Pain Survivorship Clinics

While cancer-related pain is reported in nearly half of all patients, the good news is that you don’t have to endure it.   

City of Hope offers specialized survivorship pain clinics to ease pain and improve patients’ quality of life.
 
Many different types of treatments are available, including medications, acupuncture, hypnosis, massage, relaxation techniques, physical activity, transcutaneous electric nerve stimulation (TENS) and behavioral therapies.   

If you’re experiencing the following conditions, your doctor can provide a referral to an occupational therapist, physical therapist, interventional pain specialist, palliative care physician, urologist, social worker or another specialist. Always bring new or worsening pain symptoms to the attention of your medical providers.
 

Post-surgical pain

Post-surgical pain is often a short-term, intense pain related to nerve damage, inflammation or tissue trauma following surgery.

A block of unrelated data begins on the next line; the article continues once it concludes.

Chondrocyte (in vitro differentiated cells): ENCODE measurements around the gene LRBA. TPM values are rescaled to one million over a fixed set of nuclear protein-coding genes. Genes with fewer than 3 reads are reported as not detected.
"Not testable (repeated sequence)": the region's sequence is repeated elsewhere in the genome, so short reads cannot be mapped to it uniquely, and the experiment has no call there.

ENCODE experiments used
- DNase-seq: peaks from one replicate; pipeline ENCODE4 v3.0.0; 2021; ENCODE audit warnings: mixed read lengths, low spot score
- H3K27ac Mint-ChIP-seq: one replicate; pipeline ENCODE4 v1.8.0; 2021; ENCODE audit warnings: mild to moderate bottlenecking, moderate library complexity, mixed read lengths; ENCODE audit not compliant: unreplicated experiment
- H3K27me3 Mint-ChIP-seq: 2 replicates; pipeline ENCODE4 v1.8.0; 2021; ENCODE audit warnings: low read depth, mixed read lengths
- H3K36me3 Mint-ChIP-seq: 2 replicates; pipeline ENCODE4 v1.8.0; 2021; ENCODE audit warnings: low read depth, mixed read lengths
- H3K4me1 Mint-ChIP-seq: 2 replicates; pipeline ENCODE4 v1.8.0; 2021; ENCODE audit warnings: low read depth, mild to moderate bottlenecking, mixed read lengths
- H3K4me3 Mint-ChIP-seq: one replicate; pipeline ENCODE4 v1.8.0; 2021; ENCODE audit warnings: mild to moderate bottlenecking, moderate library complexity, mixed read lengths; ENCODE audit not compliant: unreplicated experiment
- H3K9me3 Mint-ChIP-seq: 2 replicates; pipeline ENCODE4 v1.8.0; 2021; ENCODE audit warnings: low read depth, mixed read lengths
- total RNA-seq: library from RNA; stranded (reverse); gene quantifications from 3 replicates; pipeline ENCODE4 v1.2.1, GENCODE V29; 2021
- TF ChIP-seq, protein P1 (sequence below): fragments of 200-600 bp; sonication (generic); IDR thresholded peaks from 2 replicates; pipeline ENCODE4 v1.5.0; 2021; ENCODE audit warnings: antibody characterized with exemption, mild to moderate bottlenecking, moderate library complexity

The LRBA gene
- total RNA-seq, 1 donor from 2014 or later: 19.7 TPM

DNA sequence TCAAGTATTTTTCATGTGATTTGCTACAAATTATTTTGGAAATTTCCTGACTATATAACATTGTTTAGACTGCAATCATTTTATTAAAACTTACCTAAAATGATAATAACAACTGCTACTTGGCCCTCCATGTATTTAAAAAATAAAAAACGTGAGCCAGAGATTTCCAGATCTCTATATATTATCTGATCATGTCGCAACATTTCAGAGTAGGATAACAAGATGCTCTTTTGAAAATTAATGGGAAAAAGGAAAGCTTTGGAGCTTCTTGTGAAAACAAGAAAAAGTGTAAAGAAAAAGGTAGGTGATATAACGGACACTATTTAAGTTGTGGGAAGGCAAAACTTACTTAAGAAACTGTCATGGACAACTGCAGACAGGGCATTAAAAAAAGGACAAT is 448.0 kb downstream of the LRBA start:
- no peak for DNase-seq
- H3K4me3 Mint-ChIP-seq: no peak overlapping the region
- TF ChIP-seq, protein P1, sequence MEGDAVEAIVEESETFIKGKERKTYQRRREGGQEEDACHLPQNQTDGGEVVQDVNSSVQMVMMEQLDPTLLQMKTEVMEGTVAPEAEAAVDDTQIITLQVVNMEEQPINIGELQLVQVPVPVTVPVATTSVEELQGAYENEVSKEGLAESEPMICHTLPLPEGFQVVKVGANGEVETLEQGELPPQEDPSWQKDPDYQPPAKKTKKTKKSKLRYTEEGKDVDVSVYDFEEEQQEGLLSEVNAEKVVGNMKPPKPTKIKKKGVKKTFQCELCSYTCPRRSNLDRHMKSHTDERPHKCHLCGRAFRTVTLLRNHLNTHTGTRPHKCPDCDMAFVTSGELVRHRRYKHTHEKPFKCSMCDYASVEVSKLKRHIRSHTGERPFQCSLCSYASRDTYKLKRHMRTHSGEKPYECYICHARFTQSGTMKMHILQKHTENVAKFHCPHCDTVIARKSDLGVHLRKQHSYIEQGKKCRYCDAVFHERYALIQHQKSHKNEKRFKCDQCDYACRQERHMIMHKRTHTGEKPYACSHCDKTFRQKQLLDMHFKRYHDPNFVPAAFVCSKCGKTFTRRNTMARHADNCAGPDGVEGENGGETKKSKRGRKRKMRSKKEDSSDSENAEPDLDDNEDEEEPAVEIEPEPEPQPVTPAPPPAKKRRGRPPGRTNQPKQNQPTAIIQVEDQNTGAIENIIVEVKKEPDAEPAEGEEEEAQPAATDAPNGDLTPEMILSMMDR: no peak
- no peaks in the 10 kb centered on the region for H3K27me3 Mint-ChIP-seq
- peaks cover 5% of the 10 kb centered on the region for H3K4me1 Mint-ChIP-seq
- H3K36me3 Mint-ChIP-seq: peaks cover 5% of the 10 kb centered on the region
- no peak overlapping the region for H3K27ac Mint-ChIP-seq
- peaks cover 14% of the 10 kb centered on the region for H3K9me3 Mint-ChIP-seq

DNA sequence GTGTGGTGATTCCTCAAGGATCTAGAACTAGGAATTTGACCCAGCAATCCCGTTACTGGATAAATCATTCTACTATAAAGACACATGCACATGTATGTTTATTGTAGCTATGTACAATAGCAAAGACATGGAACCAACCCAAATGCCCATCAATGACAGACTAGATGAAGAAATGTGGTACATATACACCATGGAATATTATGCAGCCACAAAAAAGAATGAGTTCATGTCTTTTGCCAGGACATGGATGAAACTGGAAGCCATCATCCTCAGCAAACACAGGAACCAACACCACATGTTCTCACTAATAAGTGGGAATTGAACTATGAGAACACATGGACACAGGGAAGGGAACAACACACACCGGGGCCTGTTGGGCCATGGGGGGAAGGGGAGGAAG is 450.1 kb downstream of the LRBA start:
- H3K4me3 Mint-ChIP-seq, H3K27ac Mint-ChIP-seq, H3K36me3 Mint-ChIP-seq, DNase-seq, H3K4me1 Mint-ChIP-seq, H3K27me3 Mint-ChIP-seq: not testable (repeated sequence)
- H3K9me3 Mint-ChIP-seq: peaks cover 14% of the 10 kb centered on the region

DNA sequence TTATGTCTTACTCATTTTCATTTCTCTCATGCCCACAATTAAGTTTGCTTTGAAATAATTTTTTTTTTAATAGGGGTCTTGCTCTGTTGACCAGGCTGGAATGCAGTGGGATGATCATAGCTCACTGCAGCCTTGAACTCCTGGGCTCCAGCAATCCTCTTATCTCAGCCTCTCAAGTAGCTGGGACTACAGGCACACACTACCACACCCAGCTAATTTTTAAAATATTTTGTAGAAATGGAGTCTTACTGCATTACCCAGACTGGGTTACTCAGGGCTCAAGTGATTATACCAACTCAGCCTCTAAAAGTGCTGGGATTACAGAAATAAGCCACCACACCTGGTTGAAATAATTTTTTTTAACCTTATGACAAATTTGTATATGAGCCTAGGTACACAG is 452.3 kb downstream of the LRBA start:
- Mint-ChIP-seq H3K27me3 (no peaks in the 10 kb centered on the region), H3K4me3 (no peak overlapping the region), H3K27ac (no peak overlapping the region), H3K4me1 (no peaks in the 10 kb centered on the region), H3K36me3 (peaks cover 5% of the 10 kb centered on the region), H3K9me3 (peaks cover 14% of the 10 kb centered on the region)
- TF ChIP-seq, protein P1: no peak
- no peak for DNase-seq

While the intensity and duration of recovery varies depending on the surgery, studies show that up to 60 percent of survivors experience this type of pain. 
 
There are cases where post-operative pain can become chronic if it persists for an extended period of time after healing.
 

Phantom pain

When a leg, arm, breast or limb has been surgically removed, survivors might experience phantom pain that seems to be coming from the absent body part.  

This is a normal experience and can be treated through medication, physical therapy or other interventions.
 

Post-radiation pain

Radiation treatment can cause external pain, including skin burns, mouth sores or painful scarring. It can also cause internal pain in the treated area, particularly when radiation is directed toward the throat, intestine or bladder.  

Post-radiation pain can occur immediately, or even months or years after radiation.
 

Arthralgias and myalgias

Cancer treatments often cause joint pain (arthralgias) and muscle aches (myalgias), with aching symptoms similar to arthritis.
 
These conditions affect about 50 percent of women taking aromatase inhibitors, and are often worse in the morning and improve during the day as you move.